Open Data Getting Started Guide
Cities collect and store large amounts of data that is valuable to the public. Until recently, most data was locked away in filing cabinets and only released in response to information requests. An open data program makes city data easily accessible to anyone, at any time, through the internet.
Businesses, residents, visitors, and civil servants expect to have readily available data to aid decision making. Good open data programs meet these expectations while also delivering increased transparency and strong accountability. Open data programs help governments improve work processes, enable collaboration, and optimize service delivery by harnessing the power of data to create greater efficiency and better results for constituents. Cities aren’t simply providers of open data, they are consumers as well.
- Albuquerque publicly released 311 call data, which ultimately reduced call center volume and provided demonstrable benefit to residents.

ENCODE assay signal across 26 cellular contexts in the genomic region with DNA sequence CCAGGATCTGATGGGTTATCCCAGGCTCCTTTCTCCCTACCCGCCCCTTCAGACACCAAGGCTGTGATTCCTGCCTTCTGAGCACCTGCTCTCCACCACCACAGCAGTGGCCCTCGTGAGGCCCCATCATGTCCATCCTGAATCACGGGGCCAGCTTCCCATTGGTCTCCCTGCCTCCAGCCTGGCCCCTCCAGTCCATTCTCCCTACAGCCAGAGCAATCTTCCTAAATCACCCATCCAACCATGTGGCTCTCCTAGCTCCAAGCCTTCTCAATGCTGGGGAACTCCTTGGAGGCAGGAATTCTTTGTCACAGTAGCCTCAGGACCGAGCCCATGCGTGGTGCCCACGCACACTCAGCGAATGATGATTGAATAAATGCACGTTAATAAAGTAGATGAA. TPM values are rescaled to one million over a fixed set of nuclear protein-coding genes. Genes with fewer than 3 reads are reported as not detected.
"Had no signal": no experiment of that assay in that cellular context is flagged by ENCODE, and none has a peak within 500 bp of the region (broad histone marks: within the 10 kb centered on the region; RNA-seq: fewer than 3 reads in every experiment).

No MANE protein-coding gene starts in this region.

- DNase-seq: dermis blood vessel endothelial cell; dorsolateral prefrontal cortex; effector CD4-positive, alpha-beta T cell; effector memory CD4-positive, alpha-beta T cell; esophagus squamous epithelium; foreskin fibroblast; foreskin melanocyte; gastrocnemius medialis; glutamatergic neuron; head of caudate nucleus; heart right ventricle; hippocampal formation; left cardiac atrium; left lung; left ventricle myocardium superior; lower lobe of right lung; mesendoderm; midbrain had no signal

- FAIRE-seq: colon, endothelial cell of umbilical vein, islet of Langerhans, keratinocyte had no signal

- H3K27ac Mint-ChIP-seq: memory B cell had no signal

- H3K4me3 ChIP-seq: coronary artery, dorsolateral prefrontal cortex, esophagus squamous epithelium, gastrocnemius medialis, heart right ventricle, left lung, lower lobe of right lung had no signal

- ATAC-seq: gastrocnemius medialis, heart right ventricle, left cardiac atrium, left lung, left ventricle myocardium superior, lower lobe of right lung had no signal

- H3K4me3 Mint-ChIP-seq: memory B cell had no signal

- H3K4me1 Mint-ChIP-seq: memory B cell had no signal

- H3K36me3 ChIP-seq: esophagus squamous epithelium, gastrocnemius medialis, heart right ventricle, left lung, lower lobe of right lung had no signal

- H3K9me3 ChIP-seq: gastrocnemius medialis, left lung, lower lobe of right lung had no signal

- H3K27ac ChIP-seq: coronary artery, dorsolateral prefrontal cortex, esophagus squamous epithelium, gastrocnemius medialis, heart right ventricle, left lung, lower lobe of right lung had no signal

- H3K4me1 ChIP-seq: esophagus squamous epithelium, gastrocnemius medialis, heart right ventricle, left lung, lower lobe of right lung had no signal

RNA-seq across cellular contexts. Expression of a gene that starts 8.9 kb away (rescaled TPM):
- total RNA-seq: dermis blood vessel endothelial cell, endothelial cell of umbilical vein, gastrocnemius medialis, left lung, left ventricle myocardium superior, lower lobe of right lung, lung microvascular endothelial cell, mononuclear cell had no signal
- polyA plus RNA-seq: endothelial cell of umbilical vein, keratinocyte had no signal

- Pittsburgh shares real time traffic flow data to engage with community partners on transportation and environmental issues.
- San Francisco made maps from state highway patrol and health open data to illustrate high traffic injury areas, which in turn informed policy decisions.
By collecting and sharing data, a city can empower constituents to use data to address community concerns and help its own civil servants find innovative solutions to key challenges. Consistently sharing and using data to act on community interests can also lead to a culture of evidence-based decision-making in which data becomes essential for good governance.
To assist cities in implementing open data programs in their own communities, the Center for Government Excellence at Johns Hopkins University, a partner in the What Works Cities initiative, has created this getting started guide. By learning from the experiences of other cities and following best practices developed by the Center, cities will gain a greater understanding of open data and be well on their way to launching their own open data program.